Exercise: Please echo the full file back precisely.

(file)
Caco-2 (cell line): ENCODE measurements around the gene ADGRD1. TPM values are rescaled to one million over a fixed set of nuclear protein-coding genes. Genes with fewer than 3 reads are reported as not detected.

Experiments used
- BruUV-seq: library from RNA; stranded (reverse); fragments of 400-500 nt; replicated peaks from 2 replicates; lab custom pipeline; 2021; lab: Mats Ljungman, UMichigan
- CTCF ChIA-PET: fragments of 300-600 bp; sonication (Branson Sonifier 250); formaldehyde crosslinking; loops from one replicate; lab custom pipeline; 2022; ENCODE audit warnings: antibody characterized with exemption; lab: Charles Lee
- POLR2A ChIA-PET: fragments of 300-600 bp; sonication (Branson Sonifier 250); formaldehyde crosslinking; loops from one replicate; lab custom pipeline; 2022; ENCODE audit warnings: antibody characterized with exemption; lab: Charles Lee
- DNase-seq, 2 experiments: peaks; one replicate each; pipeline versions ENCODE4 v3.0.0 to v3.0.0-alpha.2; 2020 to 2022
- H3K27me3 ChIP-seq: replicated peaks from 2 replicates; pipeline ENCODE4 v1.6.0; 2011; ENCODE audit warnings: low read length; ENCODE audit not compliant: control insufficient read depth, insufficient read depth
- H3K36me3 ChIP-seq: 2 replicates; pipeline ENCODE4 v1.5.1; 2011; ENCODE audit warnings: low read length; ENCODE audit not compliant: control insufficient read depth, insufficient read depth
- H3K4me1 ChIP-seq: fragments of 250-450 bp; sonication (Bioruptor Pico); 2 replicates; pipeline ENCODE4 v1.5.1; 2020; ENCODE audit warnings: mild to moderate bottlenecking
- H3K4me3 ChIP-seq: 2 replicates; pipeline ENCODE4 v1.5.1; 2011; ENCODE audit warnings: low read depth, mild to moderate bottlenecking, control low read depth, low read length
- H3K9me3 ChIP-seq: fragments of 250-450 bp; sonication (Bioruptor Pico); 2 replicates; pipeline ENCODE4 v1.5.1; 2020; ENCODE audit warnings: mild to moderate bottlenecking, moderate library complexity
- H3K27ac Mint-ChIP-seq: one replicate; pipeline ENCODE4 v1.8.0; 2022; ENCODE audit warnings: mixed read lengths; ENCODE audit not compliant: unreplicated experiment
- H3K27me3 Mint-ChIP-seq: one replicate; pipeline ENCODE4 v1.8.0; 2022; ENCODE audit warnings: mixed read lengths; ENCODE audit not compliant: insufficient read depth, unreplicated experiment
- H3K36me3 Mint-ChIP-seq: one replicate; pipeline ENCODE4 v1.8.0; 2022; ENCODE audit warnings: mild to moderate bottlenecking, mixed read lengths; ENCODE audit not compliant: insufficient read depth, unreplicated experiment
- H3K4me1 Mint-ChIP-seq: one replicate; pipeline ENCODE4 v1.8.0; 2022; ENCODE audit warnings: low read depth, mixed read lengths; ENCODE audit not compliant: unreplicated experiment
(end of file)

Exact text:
Caco-2 (cell line): ENCODE measurements around the gene ADGRD1. TPM values are rescaled to one million over a fixed set of nuclear protein-coding genes. Genes with fewer than 3 reads are reported as not detected.

Experiments used
- BruUV-seq: library from RNA; stranded (reverse); fragments of 400-500 nt; replicated peaks from 2 replicates; lab custom pipeline; 2021; lab: Mats Ljungman, UMichigan
- CTCF ChIA-PET: fragments of 300-600 bp; sonication (Branson Sonifier 250); formaldehyde crosslinking; loops from one replicate; lab custom pipeline; 2022; ENCODE audit warnings: antibody characterized with exemption; lab: Charles Lee
- POLR2A ChIA-PET: fragments of 300-600 bp; sonication (Branson Sonifier 250); formaldehyde crosslinking; loops from one replicate; lab custom pipeline; 2022; ENCODE audit warnings: antibody characterized with exemption; lab: Charles Lee
- DNase-seq, 2 experiments: peaks; one replicate each; pipeline versions ENCODE4 v3.0.0 to v3.0.0-alpha.2; 2020 to 2022
- H3K27me3 ChIP-seq: replicated peaks from 2 replicates; pipeline ENCODE4 v1.6.0; 2011; ENCODE audit warnings: low read length; ENCODE audit not compliant: control insufficient read depth, insufficient read depth
- H3K36me3 ChIP-seq: 2 replicates; pipeline ENCODE4 v1.5.1; 2011; ENCODE audit warnings: low read length; ENCODE audit not compliant: control insufficient read depth, insufficient read depth
- H3K4me1 ChIP-seq: fragments of 250-450 bp; sonication (Bioruptor Pico); 2 replicates; pipeline ENCODE4 v1.5.1; 2020; ENCODE audit warnings: mild to moderate bottlenecking
- H3K4me3 ChIP-seq: 2 replicates; pipeline ENCODE4 v1.5.1; 2011; ENCODE audit warnings: low read depth, mild to moderate bottlenecking, control low read depth, low read length
- H3K9me3 ChIP-seq: fragments of 250-450 bp; sonication (Bioruptor Pico); 2 replicates; pipeline ENCODE4 v1.5.1; 2020; ENCODE audit warnings: mild to moderate bottlenecking, moderate library complexity
- H3K27ac Mint-ChIP-seq: one replicate; pipeline ENCODE4 v1.8.0; 2022; ENCODE audit warnings: mixed read lengths; ENCODE audit not compliant: unreplicated experiment
- H3K27me3 Mint-ChIP-seq: one replicate; pipeline ENCODE4 v1.8.0; 2022; ENCODE audit warnings: mixed read lengths; ENCODE audit not compliant: insufficient read depth, unreplicated experiment
- H3K36me3 Mint-ChIP-seq: one replicate; pipeline ENCODE4 v1.8.0; 2022; ENCODE audit warnings: mild to moderate bottlenecking, mixed read lengths; ENCODE audit not compliant: insufficient read depth, unreplicated experiment
- H3K4me1 Mint-ChIP-seq: one replicate; pipeline ENCODE4 v1.8.0; 2022; ENCODE audit warnings: low read depth, mixed read lengths; ENCODE audit not compliant: unreplicated experiment